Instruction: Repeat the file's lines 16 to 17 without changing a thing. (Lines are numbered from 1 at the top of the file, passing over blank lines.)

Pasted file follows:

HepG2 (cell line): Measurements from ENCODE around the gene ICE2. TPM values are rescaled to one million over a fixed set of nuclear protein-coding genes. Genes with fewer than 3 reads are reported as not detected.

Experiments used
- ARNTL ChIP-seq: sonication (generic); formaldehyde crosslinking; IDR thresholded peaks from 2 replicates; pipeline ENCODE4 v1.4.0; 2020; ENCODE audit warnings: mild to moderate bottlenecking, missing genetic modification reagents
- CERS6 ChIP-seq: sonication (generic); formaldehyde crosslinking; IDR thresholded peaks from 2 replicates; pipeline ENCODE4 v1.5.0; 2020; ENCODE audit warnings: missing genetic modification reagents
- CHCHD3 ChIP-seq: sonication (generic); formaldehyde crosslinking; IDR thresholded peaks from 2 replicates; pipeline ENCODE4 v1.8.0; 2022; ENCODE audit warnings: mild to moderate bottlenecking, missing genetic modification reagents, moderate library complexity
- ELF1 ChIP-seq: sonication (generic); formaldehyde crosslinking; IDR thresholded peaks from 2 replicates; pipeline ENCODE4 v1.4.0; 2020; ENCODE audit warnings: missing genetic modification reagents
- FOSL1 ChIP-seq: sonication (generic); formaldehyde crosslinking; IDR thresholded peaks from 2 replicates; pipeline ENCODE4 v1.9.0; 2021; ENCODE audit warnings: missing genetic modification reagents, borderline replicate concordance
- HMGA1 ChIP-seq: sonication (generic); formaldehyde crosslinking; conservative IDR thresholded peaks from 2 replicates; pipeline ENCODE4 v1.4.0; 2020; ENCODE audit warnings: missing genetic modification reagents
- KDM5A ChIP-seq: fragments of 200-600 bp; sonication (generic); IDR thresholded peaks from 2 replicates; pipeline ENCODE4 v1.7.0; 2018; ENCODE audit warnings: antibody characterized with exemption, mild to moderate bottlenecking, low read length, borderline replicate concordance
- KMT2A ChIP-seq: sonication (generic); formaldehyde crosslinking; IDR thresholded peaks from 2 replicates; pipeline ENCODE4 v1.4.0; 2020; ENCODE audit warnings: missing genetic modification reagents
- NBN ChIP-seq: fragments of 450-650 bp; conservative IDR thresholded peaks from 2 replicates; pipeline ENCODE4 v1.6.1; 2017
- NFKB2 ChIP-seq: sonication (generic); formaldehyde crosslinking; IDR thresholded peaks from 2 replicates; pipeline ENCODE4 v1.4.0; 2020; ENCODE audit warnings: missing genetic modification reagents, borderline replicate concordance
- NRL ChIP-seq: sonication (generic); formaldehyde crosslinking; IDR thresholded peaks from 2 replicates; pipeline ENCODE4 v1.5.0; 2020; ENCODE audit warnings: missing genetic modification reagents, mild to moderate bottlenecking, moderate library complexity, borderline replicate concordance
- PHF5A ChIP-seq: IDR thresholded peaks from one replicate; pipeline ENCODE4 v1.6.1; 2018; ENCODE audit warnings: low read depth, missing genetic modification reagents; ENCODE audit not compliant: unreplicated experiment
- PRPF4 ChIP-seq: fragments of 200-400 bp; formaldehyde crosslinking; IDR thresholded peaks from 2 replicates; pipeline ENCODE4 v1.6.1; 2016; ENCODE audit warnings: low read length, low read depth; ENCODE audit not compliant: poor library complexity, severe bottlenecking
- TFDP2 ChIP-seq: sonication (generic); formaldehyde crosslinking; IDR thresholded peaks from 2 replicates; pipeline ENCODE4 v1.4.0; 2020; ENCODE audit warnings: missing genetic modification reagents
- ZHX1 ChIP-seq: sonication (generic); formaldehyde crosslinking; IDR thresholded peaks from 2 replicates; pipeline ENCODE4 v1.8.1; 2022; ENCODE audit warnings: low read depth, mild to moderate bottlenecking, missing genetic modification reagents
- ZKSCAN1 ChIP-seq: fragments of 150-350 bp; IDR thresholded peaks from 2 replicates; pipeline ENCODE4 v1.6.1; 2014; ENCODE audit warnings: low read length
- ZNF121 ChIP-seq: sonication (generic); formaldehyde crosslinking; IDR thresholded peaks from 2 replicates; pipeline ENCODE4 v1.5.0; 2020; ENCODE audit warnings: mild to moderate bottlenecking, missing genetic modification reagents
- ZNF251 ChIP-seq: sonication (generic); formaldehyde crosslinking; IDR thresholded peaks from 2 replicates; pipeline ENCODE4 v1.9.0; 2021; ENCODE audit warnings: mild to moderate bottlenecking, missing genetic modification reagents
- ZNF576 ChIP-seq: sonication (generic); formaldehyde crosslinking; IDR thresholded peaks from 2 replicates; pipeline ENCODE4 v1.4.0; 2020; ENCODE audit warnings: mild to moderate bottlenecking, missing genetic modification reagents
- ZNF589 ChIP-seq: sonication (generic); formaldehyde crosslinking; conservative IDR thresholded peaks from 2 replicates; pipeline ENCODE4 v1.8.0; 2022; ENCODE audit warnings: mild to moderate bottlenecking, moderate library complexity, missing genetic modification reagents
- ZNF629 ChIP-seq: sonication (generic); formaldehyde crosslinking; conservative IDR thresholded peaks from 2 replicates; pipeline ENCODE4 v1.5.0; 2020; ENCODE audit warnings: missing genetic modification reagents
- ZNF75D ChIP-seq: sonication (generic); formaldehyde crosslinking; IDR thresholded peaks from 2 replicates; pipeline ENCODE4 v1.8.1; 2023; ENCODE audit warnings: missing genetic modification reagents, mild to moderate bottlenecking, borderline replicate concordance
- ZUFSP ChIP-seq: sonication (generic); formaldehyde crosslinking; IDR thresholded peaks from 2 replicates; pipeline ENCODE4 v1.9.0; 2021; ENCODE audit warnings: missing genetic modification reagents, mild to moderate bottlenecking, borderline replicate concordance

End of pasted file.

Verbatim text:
- TFDP2 ChIP-seq: sonication (generic); formaldehyde crosslinking; IDR thresholded peaks from 2 replicates; pipeline ENCODE4 v1.4.0; 2020; ENCODE audit warnings: missing genetic modification reagents
- ZHX1 ChIP-seq: sonication (generic); formaldehyde crosslinking; IDR thresholded peaks from 2 replicates; pipeline ENCODE4 v1.8.1; 2022; ENCODE audit warnings: low read depth, mild to moderate bottlenecking, missing genetic modification reagents